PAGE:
One of the most desirable features of a smartphone has nothing to do with the hardware itself.
The best part? A good number of apps and mobile games are free.
Great for me, the end user, you’re thinking, but what about the developer? How are companies supposed to bring in revenue when they’re giving away their software at no cost?
There are several different ways studios make money in this new age of mobile games, in which global revenue is expected to grow from $63.2 billion in 2018 to $91.2 billion in 2021, according to research firm Newzoo.
Here are a few of the major strategies used by mobile game makers.
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Pay as you go with ‘Freemium’ games
One approach is to give away the mobile game for free but offer in-app purchases for more premium features. In the industry, this is aptly referred to as a “freemium” model.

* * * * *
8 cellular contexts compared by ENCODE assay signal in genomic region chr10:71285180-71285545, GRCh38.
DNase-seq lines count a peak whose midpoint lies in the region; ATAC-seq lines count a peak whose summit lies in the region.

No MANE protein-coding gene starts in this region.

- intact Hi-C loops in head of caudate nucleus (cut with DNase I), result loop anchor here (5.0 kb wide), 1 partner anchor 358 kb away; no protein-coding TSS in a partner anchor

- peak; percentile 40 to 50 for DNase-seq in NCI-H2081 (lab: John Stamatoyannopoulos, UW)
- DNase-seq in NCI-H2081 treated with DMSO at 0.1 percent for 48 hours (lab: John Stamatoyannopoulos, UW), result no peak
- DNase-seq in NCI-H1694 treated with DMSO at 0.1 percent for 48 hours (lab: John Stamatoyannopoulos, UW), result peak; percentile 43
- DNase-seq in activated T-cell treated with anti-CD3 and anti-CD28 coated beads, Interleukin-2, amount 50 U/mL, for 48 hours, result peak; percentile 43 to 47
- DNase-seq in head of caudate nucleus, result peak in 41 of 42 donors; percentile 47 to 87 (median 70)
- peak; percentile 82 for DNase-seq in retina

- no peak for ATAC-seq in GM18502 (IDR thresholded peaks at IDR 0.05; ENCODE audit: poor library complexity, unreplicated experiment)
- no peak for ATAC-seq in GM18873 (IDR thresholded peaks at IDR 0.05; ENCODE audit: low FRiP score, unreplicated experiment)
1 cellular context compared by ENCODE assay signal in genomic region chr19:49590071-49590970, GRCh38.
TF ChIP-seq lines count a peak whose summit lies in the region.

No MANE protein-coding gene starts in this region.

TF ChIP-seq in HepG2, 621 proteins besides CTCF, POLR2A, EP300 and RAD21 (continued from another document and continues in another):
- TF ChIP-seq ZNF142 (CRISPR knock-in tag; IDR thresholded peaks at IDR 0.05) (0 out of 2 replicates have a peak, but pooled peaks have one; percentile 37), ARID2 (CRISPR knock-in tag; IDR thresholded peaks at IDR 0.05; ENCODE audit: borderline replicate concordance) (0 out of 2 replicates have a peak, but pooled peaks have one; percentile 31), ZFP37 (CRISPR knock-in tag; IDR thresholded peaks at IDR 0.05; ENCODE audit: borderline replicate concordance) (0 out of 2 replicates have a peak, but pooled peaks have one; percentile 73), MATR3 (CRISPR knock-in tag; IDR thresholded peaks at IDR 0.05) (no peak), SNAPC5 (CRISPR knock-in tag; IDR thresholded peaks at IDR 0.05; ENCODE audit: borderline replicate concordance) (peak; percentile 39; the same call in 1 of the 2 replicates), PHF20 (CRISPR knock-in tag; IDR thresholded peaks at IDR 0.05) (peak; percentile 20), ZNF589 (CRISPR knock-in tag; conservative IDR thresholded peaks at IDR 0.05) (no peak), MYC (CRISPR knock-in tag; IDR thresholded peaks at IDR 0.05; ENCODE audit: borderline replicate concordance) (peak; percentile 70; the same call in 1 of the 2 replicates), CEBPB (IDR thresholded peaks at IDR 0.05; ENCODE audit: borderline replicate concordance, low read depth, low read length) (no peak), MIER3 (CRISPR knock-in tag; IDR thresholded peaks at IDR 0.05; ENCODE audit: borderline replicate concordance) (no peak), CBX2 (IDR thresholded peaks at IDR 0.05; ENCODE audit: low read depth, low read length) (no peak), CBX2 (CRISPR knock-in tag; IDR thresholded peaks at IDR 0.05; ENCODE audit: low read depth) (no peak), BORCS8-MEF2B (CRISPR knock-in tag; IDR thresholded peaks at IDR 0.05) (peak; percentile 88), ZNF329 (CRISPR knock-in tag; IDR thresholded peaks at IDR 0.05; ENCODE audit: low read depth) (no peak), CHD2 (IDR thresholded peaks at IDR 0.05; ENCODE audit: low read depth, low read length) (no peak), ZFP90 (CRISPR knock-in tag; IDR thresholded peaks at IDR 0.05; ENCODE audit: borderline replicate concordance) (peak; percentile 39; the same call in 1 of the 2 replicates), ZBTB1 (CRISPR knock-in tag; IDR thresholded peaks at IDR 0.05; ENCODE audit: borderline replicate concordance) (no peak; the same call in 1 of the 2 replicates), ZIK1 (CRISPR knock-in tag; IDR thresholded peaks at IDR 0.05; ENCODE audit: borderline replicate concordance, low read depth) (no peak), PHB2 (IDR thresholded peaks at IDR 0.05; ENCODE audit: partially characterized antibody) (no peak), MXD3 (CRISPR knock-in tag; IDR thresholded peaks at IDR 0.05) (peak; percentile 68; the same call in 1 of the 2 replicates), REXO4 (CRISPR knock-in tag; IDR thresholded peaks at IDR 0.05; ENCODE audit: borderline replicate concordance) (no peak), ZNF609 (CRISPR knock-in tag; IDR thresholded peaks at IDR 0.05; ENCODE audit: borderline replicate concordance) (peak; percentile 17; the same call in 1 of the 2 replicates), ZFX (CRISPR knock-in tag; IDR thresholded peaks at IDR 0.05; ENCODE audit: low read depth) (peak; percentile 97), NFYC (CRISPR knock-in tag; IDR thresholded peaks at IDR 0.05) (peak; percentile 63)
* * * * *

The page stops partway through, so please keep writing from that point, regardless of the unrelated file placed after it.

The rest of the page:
Depending on the game, you may opt for microtransactions – the term for in-game purchases in which players can pay for online goods with real money, sometimes as little as 99 cents – to unlock new levels, items and power-ups, or character costumes. In other cases, you can play for free until you fail a level a few times – and must wait a few minutes to play again – unless you pay a buck or two to speed up the process. Some titles let you pay to remove ads (more on this later). Other games let you buy virtual, in-game currency with real money, and then decide what to purchase inside the game.
The highly-successful Angry Birds games, for example, are all free to start. “A few years ago, Rovio moved away from the premium model, which is where customers pay a one-time price for a game at point of sale,” explains Ville Heijari, chief marketing officer at Rovio, based in Helsinki, Finland. “Instead, we pivoted to a free-to-play model, as we saw better potential in building content for our games over several years, keeping them fresh and reacting to the feedback of our communities.”
With the studio’s latest game, “Angry Birds AR: Isle of Pigs,” the franchise has seen a whopping 19 games to date over the past decade, not to mention feature films, plush toys, and other merchandise.
“The combination of in-app purchases and advertising enables us to service a wide audience of players globally,” adds Heijari.